Maybe not what you wanted today, a list. But I've been wanting to encapsulate my experience in this way. Tomorrow, at one AM, we head to Butterworth, Malaysia, by train to extend our visas. We can apply for sixty days from Georgetown, in Penang, so we're going to try. Then we can relax for K's last two months here, go to Eesan or find a good bungalow and settle in, instead of worrying about visas all the time. I'm nervous, though, too—finally I'm going to experience a culture and food and language that are as alien to me as they are to him.

We booked a second night at the Queen Hotel, in Phun Phin, on the outskirts of Surat Thani, even though we won't get to sleep here. This is the sleaziest joint that we've stayed at yet. Bloodstains on the wall, boogers on the mirror, smeared dust from the headboard on the sheets. And meticulous flowers outside. I don't understand. I'm sure, too, that the floors and sheets are bleached after every visitor, that certain parts of the room are habitually cleaned (because they're clean) but it never occurs to anyone to, say, clean the mirror, or scrub the blackened pipes in the bathroom.

The rose in front of our hotel (from behind the motorcycles in the previous photograph)
We take almost masochistic pride in the level of flea trap we're able to stay in (although we always check for actual fleas). The sleazier a place is, the more likely we are to book a second night. Maybe we should take more pride in finding a good place at a low price! But I think we also like the towns where the grotty hotels are located. Yesterday we walked up a hill and down a soi. We saw real people, hanging out together in front of their houses, chickens, dogs. One woman asked where we were going.

“Duan du,” I said—walking and looking.

“Ah!” she said. “Duan len.” Walking and playing.

Then we found a wat and walked in on priests wrapped in their orange evening garments, chests bare. Another woman said we couldn't go down another soi—I wasn't sure if it was because it didn't go anywhere or something more ominous. I had this feeling that even though we were a block from where the backpackers make their run from the bus to the train, farangs rarely made it up here. We walked back down the hill and didn't go back today. It's really not hard at all to get off the tourist track. It's just not where most tourists want to be. Including us, in many ways. I'd rather be at a beach. But if I had to sacrifice a beach to be in real Thailand, where I can learn new words from the girl at the Seven (Eleven), where we can try new street food every day (today: barbecued whole squid stuffed with its own eggs), and still get a room for $7.50—I guess I'd give up the beach.

The view towards the train station of Phun Phin, with the ubiquitous Seven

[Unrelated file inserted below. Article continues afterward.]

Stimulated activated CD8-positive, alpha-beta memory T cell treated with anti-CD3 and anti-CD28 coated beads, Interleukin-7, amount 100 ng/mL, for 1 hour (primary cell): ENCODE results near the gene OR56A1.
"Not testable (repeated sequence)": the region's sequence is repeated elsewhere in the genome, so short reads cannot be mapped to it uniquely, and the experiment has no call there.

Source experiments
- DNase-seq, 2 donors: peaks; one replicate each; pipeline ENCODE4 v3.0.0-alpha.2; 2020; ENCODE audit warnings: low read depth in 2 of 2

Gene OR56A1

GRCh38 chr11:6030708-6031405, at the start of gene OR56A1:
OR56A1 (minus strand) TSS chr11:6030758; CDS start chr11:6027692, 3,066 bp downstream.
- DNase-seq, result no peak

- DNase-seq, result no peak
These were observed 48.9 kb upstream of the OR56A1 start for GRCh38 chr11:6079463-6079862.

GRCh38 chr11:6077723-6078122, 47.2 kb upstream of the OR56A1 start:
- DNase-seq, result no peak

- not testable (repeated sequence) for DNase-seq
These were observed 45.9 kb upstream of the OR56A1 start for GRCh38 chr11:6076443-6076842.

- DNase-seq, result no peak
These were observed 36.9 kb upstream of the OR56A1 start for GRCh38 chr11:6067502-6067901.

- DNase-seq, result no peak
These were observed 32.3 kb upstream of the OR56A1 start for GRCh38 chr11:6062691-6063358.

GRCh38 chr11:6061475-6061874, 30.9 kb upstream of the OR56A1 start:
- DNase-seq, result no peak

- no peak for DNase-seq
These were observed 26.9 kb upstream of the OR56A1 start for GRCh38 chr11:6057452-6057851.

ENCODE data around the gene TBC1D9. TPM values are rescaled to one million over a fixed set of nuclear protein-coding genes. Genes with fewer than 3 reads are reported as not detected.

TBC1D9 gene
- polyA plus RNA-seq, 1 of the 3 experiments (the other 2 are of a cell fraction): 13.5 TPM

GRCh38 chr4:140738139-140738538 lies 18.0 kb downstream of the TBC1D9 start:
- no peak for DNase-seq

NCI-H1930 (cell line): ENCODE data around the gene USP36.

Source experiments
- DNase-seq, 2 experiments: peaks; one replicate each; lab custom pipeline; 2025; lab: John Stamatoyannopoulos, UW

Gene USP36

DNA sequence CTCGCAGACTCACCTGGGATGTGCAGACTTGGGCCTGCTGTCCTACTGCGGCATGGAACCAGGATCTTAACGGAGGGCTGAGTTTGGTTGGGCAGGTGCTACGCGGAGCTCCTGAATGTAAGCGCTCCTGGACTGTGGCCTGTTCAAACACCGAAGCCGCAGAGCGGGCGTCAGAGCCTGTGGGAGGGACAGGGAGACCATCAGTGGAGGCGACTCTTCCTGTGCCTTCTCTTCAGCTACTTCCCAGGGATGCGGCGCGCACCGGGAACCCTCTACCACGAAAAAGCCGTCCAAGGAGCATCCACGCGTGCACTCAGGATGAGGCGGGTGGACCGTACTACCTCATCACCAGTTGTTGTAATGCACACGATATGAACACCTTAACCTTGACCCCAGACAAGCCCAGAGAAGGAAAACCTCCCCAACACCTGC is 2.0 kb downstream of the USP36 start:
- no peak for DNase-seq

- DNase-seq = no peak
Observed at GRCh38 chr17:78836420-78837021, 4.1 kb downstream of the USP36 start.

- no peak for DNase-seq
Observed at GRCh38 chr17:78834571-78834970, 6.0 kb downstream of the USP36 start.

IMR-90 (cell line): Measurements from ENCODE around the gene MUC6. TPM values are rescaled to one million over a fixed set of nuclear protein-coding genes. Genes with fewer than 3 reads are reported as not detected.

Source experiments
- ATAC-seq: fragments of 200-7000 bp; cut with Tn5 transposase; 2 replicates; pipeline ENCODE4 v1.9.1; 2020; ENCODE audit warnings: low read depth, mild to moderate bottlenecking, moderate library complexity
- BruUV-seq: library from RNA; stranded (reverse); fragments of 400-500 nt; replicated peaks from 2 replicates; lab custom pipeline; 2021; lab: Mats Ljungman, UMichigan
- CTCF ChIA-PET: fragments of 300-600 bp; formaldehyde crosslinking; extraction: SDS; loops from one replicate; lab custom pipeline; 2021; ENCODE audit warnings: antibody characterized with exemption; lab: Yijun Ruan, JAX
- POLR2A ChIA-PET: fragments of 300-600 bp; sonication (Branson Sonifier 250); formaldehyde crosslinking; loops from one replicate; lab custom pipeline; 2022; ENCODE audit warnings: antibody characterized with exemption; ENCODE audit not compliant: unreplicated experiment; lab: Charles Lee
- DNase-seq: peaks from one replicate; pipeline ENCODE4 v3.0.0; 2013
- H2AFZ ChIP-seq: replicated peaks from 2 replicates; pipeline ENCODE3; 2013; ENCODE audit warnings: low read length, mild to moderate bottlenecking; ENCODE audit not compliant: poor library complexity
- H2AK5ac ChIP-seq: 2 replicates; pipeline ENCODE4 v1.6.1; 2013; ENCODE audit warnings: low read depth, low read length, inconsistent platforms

Thursday, January 23, 2014

Ranong, Thailand

City of Ranong from behind the Throne Hall
Resting for one day in Ranong and debating the merits of the Burma versus Malaysia border crossing. Already our visas expire after 30 days. Or really we have seven days left, but considering our pace it may take us that long to get to Malaysia. Burma is right here, but you can't travel from Kawthoung, the city on the other side, into Burma itself, and you only get fourteen days when you come back. Allegedly.

One of the things surprising about the tourist route is how difficult it is to get accurate information. We've heard the visa rule changed from 30 days back to fifteen, and then back again. I'm not even sure if the information on the government website is true, and I really think the only person who can tell you is the border agent sitting with a stamp and looking you in the face.

But Malaysia calls to me—the overnight train ride south will always be my first choice. Already I feel us becoming to comfortable in Ranong. It's so cheap here compared to the island. A 230B ($7) hotel room with a view. Forty-baht noodles at the day market, and today we found a curry vendor—30B a plate, just point and choose. We're eyeing the apartments on the upper balcony and contemplating prices.

A 230B hotel room.  The closest we've come to the opening scene of Apocalypse Now.
I wouldn't mind settling in one city for a while and getting to know people, immersing myself more in a real city's life. There are Thai lessons for 20B apiece once a week here, I learned from the Burmese teenager who mans the front desk. (And who does everything else around here, it seems. I saw him changing sheets today, and he works from dawn till all of the drunk farangs come home from the bars. They lock up the front at night, and ring to wake him up to get let in after 10pm.)

When we first got to town, sweaty and hot, I was carrying two backpacks, my big one and a daypack with my computer. I've since consolidated, because two backpacks is miserable, although everyone else seems to do it. I call it the “pregnant farang.” The technique of choice is to hoist the daypack over your shoulders but in front, like a Baby Bjorn, while you wear the big one in back. So we marched into Ranong, dodging the taxi touts with just a city map, while I did my best pregnant farang. We walked to the main guesthouse road, and by the time we deemed the first hotel unsafe we were snapping at each other. This hotel felt a relief, although mysteriously without amenities. I've since learned that it's normal for this tier of hotels to include no soap, no toilet paper, no shampoo, and a giant towel instead of a bedsheet or blanket with a night's stay. But at 230B for a fan room it's hard to go wrong. Ranong itself seemed grimy and loud—just a main street with narrow sidewalks and mysterious wares.

But I've since grown fond of it. Coming back from the island I breathed easier. Real Thailand again. Real noodle vendors and real shops with miniature yogurt drinks and red fanta. Real prices. Real people.

Real vegetables
Today it feels even more like that after an all-day trek around town. We ate in the market and then walked through its lower levels, where the massive bins of dried shrimp are, where the fresh fish market is, where Muslim ladies eyed my bare shoulders. Then we walked up the hill to the Throne Hall belonging to Rama V. After a walk through the gardens and up the stairs to the shrine above we finally found ourselves alone. Trails wound around the hills and through spirit trees to a water tower. Maybe getting off the tourist trail is as easy as stopping every once in a while.